Exercise 5.6: Context and meaning

Task: Read John A Walker's essay 'Context as a Determinant of Photographic Meaning'. Summarise Walker's key points. 

John Albert Walker (born 1938) is a British art critic and historian. His essay, 'Context as a Determinant of Photographic Meaning', is just one of his many thematic essays about art, design and mass media. 

Walker begins his essay by asking the reader how a wedding photograph is recontextualised each time it is present in a different way, such as in a magazine or in a family album. Whilst the space within the frame contains a world within which we can enter, the context continues to influence our own perception of the image. This could be based on the viewer's previous experience with that type of media, or a similar experience as presented in the image, such as their own wedding day. 

In order to qualify the term 'context', Walker (2009, 2) believes that it could be 'architectural, media, mental, socio-historical, etc.' When a photograph is recontextualised then there is a change of emphasis in the depicted content. The wedding photo in an album focuses on the bride, where as in a bridal magazine the dress is the focal point.  

Meanwhile, recontextualisation as part of a montage with a caption, text, or other image, can create a juxtaposition which did not feature in the original, isolated image. Nowadays, Google image searches decontextualise photographs. Not only are they removed from their intended environment, but there is also the possibility that they will be compared with those neighbouring them on the screen. With the emergence of wifi enabled devices, the viewer is able to digest these images in different locations, and sometimes the same image in different places. 

Despite the photographer having their own interpretation of the photograph, Walker raises the point that we need to be able to account for the circulation and changes in meaning, as it has been reproduced. The image has evolved during its lifespan. 'Its circulation, its currency (Walker, 2009, p.4). The Internet age, with its overwhelming proliferation of images, has meant that it is difficult to know the original context for an image. What it was originally intended for. Furthermore, since Walker's essay, the viewer (or consumer) is also a creator of images. This experience of image creating and sharing has possibly had an influence on the viewer's interpretation of an image. With this social networking of images, an image maker might have the intention of using it in a number of different contexts, such as Facebook, their smart phone 'wall paper' and hung on a wall at home. I wonder how this would tally with Walker's opening example of the wedding photo.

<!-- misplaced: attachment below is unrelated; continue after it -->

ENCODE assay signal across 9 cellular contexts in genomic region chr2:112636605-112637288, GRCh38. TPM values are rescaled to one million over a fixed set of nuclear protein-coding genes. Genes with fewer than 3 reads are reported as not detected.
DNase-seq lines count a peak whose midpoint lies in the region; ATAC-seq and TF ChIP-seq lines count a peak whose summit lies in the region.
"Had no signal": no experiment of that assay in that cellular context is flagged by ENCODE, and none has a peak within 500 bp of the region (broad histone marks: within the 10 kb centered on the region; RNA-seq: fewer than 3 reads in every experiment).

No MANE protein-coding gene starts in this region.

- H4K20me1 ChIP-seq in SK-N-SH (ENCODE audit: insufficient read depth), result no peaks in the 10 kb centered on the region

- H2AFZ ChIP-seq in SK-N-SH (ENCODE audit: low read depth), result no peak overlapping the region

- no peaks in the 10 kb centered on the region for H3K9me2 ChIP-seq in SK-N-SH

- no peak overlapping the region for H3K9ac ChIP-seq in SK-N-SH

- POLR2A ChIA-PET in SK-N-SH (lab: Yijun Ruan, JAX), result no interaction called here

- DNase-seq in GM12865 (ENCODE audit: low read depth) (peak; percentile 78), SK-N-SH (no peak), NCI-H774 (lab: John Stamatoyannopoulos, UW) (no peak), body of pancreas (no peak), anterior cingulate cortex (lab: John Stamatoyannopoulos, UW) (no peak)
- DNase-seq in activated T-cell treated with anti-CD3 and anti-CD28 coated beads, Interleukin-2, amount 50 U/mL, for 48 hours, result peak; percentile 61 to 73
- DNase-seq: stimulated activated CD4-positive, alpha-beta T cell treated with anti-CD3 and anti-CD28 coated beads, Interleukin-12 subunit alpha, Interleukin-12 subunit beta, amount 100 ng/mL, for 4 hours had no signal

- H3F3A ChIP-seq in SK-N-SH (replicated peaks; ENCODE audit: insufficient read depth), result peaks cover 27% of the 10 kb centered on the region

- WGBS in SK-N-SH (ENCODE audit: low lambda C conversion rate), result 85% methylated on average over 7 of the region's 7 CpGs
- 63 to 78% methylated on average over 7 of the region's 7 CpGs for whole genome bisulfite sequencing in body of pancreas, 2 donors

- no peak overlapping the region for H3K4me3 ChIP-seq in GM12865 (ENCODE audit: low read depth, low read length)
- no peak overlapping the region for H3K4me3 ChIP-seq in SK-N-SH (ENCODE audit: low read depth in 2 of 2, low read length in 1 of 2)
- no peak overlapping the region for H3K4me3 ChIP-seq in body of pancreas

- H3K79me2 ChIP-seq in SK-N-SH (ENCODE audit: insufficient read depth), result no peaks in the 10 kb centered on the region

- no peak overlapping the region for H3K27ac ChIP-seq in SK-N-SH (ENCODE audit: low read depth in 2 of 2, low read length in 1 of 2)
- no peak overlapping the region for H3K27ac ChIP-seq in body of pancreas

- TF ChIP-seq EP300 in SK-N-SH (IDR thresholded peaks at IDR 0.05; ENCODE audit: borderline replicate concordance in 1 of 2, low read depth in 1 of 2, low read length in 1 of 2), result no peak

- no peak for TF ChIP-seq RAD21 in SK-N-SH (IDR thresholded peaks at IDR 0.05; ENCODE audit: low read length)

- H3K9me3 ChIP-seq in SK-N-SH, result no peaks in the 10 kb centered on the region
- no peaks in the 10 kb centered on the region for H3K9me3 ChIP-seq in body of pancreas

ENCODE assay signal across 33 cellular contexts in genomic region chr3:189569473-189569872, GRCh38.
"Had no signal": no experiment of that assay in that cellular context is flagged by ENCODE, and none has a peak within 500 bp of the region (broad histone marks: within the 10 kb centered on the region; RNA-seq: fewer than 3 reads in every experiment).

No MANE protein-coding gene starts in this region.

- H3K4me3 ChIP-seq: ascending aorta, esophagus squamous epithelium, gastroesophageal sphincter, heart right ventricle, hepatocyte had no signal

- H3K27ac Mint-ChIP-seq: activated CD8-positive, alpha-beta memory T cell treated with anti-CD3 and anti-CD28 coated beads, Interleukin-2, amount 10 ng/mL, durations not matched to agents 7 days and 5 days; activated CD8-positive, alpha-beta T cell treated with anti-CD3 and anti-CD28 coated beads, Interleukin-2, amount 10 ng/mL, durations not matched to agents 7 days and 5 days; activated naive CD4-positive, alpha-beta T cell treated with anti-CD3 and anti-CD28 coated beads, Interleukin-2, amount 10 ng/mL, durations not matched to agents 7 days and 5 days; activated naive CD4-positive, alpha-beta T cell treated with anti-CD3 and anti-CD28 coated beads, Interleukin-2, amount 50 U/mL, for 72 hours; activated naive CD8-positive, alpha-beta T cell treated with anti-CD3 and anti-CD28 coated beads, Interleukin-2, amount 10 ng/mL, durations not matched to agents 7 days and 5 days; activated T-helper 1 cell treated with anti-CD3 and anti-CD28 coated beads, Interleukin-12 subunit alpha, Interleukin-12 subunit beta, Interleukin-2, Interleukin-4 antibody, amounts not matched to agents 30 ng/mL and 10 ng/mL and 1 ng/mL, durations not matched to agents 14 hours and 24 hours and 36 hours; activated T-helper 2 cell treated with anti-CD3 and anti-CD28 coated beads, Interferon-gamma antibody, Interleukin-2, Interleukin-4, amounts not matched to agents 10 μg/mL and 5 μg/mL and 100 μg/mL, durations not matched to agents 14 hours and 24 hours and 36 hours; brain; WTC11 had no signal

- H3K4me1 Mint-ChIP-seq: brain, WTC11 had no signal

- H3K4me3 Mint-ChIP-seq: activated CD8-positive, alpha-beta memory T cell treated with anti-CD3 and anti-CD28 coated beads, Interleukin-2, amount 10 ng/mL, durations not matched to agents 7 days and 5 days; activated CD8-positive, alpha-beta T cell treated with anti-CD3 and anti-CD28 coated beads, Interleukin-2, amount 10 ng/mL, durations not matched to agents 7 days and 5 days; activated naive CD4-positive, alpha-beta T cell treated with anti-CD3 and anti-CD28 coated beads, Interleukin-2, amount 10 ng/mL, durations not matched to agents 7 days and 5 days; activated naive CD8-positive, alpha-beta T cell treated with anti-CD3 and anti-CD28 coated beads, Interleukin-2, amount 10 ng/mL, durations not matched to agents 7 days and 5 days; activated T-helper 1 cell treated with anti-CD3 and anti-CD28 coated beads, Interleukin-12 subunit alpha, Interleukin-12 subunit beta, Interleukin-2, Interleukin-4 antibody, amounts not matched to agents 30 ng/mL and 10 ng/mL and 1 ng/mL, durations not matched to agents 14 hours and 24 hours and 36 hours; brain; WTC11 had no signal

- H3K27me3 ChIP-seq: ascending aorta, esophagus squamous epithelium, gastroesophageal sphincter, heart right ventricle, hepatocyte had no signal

Although Walker did claim that it was impossible to fully be aware of how someone else interprets an image in another context, social networking enables the commenting on of photographs. Subsequently, these comments have the potential to impact on another's interpretation of the scene, such as drawing attention to another aspect of the scene. 

As an artist, Walker is content with the concept of an artwork being commissioned for a specific purpose, for a specific location. However, the development of the Internet has randomised the process of sharing images. During an image's circulation, it can be difficult to view the original image, as intended by the photographer. 

This article has made me more aware of how I share my images, and made me question why I am sharing them. If I was to display the images for my fifth assignment, then I would want to use led screens, to display the animated gifs. I could even install them at the location where they were taken. The message of Consume would then be much stronger there, in the places which could be endangered. 

Reference 

Walker, J. A. (2009) Context as a determinant of photographic meaning.